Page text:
Parliament speaker Davit Usupashvili responded to that outburst with a written statement saying that all politicians, whether in government or opposition, should unconditionally eschew “any statement justifying and making direct or indirect calls for any kind of violence and physical confrontation.” He said this is a precondition for him to continue “cooperation or dialogue” with any politician.

Usupashvili delivered the same message at a meeting on October 26 with lawmakers from the opposition Free Democrats party, telling them that “politicians should unequivocally and unconditionally denounce all forms of violence and contribute to civil accord.”

Usupashvili was more circumspect when asked on October 26 by ENM parliamentarians to comment on the investigation into the purported coup plot. Explaining that he is not empowered to intervene in that investigation, Usupashvili opined that it could prove extremely damaging to the State Security Service if it was found to been launched solely on the basis of unverified information. 

President Giorgi Margvelashvili, whose relations with the prime minister are strained, deplored Gharibashvili’s denunciation of the ENM as compounding tensions and “creating the preconditions for civil confrontation.” Defense Minister Tinatin Khidasheli, who is married to Usupashvili, promptly rejected that statement as irresponsible.

Finally, Ivanishvili, who is Gharibashvili’s political patron and predecessor as prime minister, was quoted as telling Imedi TV on October 24 that Gharibashvili’s comments on the ENM were “over-emotional,” and that he should have demonstrated greater self-restraint.

In the same interview, Ivanishvili also criticized as “totally irresponsible” Margvelashvili’s prediction of imminent civil unrest. He added that Margvelashvili had no right to appeal publicly to the judge in the Rustavi-2 case “not to hand down a hasty ruling.” 

On October 28, Gharibashvili belatedly sought to distance himself from his earlier comments, calling at a government session for the population to maintain “maximum calm” in the interests of “preserving stability.” 

That appeal suggests that whether or not GD is as divided and dysfunctional as it sometimes appears, some at least of its senior members realize it is not in the coalition’s long-term interests to risk alienating the electorate and the international community by engaging in retaliation against the ENM.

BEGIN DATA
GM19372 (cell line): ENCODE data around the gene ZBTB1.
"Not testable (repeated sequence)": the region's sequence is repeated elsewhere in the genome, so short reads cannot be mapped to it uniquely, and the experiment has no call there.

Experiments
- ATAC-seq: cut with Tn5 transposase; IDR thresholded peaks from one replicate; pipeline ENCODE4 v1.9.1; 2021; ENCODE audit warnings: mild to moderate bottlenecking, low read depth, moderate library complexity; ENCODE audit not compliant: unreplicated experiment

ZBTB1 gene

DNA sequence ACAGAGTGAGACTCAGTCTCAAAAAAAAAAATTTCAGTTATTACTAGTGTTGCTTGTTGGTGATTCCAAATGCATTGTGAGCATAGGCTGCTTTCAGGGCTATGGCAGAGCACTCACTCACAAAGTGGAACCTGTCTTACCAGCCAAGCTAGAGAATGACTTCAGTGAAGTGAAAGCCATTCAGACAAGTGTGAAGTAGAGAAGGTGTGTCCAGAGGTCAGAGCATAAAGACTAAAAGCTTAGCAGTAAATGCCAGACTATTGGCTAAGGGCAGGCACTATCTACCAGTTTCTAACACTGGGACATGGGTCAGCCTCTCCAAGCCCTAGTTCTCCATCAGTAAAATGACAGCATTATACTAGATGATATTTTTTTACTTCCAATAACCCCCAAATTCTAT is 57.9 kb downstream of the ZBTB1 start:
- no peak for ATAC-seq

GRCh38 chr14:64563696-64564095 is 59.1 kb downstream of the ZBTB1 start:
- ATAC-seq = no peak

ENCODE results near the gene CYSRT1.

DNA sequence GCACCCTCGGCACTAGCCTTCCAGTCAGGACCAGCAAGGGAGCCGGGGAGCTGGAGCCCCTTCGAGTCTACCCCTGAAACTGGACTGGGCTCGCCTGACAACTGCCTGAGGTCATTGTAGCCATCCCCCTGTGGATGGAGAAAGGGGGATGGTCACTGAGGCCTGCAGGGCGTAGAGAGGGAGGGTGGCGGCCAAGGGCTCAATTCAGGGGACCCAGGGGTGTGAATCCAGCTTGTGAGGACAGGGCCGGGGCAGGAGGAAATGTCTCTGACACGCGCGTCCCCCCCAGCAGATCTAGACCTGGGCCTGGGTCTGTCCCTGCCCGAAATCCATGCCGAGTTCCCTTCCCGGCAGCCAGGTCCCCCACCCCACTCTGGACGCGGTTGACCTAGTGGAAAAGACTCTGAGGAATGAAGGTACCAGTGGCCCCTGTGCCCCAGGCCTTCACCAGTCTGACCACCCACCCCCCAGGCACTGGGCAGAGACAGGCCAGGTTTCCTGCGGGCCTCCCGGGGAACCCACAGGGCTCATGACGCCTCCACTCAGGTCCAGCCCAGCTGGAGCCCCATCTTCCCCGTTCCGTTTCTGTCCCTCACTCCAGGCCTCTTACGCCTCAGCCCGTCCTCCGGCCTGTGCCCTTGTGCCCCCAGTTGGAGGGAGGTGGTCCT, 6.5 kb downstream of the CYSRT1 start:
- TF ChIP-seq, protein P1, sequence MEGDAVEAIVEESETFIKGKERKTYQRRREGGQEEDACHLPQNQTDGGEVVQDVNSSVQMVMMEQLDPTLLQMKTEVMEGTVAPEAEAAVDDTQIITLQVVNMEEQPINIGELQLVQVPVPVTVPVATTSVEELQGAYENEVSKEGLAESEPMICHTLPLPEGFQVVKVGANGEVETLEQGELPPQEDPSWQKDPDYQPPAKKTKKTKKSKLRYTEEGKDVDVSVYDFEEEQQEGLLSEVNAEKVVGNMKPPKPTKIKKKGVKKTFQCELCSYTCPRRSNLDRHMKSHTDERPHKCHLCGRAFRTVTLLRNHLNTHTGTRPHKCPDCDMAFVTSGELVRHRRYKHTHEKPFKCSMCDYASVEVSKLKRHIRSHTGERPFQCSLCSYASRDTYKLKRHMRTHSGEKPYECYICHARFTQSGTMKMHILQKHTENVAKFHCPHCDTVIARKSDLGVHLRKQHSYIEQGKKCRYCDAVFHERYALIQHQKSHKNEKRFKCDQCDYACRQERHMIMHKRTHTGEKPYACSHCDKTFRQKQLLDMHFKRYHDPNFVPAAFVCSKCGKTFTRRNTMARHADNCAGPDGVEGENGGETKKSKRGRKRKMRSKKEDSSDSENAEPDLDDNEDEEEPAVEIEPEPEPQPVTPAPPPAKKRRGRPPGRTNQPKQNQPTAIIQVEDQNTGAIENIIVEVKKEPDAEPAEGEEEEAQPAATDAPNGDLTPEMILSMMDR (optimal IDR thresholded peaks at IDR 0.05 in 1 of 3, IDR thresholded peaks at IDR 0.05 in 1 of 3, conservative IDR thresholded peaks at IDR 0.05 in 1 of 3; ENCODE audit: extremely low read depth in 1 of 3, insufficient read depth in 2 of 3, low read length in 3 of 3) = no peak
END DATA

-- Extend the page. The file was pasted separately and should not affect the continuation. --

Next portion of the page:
There is, moreover, little need to do so, given that the ENM’s current approval rating is just 13 percent, according to the most recent poll conducted by the National Democratic Institute. Admittedly, approval for GD itself is only 1 percent higher.

The same survey found that if elections were held tomorrow, 35 percent of voters do not know which party they would vote for, and a further 14 percent would not vote for any existing party. That tallies with the observation by Gia Khukhashvili of the Institute for the Study of Georgia’s Development that voters are waiting for the emergence of a new, third force, and as yet it remains unclear who will manage to capitalize on those expectations. 

In his interview with Imedi TV, Ivanishvili said that up to half the current 87 GD parliamentarians may not be included among the coalition’s list of candidates for the October 2016 ballot. That pronouncement raises the possibility that the coalition, which currently comprises seven factions, may split, possibly with Usupashvili’s Republican Party contesting the ballot independently or in tandem with the Free Democrats. The latter party was originally a member of GD, but pulled out a year ago after Gharibashvili dismissed its chairman, then Defense Minister Irakli Alasania.  

Abkhaz Leader Rejects Calls To Resign

Abkhaz leader Raul Khajimba is accused of failing to deliver on his pledges to kick-start the region's stagnating economy, raise living standards, renovate public buildings and highways, crack down on crime, reduce unemployment, and create a government of national unity

Liz Fuller

Less than 18 months after the forced ouster of Aleksandr Ankvab, de facto president of Georgia's breakaway Republic of Abkhazia, a new confrontation is brewing between his successor, longtime opposition leader Raul Khajimba, and the opposition party Amtsakhara (Keep the Home Fires Burning) that supported him.

At an extraordinary congress in Sukhumi on October 21, some 3,000 Amtsakhara members and supporters voted no confidence in Khajimba and demanded his immediate resignation in light of what speakers said was his failure to deliver on any of his campaign promises. They pledged to convene a mass gathering to determine what to do if Khajimba failed to step down within a few days. 

Just hours later, however, Khajimba gathered several thousand backers and assured them he will remain in his post until his presidential term ends in 2019.

Khajimba has been in office just over a year. He narrowly won an early presidential ballot in August 2014, 2 1/2 months after spearheading what Amtsakhara describes as the coup d'etat that removed Ankvab from power. 

Amtsakhara's criticisms of Khajimba focus partly on his perceived failure to deliver on his preelection promises of a swift improvement in living conditions; partly on his unwillingness to embark on dialogue with his political opponents with the aim of trying to bridge the gulf between rival political camps; and partly on his prevarication over whether or not to give the green light for the exploitation of offshore oil reserves by the Russian oil company Rosneft.